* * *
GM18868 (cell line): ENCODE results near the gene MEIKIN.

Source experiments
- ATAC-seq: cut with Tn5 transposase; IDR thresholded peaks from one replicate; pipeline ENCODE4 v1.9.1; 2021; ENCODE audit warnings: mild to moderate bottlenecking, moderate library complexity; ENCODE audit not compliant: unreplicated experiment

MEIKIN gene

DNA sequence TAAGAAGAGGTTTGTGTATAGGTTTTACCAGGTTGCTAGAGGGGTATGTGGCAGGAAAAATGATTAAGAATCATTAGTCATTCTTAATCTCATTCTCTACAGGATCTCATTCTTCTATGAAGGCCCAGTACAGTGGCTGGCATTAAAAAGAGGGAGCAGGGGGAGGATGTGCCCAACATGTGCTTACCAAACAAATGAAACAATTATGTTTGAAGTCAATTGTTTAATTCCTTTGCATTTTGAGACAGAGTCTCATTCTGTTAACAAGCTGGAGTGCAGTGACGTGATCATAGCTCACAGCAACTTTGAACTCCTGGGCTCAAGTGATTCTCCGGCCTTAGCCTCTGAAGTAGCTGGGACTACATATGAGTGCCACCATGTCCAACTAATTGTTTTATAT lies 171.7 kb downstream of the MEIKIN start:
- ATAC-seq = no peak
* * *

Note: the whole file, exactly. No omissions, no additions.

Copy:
GM18868 (cell line): ENCODE results near the gene MEIKIN.

Source experiments
- ATAC-seq: cut with Tn5 transposase; IDR thresholded peaks from one replicate; pipeline ENCODE4 v1.9.1; 2021; ENCODE audit warnings: mild to moderate bottlenecking, moderate library complexity; ENCODE audit not compliant: unreplicated experiment

MEIKIN gene

DNA sequence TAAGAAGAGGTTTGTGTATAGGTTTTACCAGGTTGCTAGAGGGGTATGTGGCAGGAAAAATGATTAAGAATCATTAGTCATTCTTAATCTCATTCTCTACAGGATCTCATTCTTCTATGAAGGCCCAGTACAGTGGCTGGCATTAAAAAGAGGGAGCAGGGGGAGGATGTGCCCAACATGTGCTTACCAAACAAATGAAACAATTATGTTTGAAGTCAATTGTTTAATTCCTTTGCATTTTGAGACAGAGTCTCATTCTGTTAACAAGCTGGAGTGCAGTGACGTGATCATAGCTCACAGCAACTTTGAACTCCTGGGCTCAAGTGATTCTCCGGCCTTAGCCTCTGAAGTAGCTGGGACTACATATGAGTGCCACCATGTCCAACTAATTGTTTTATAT lies 171.7 kb downstream of the MEIKIN start:
- ATAC-seq = no peak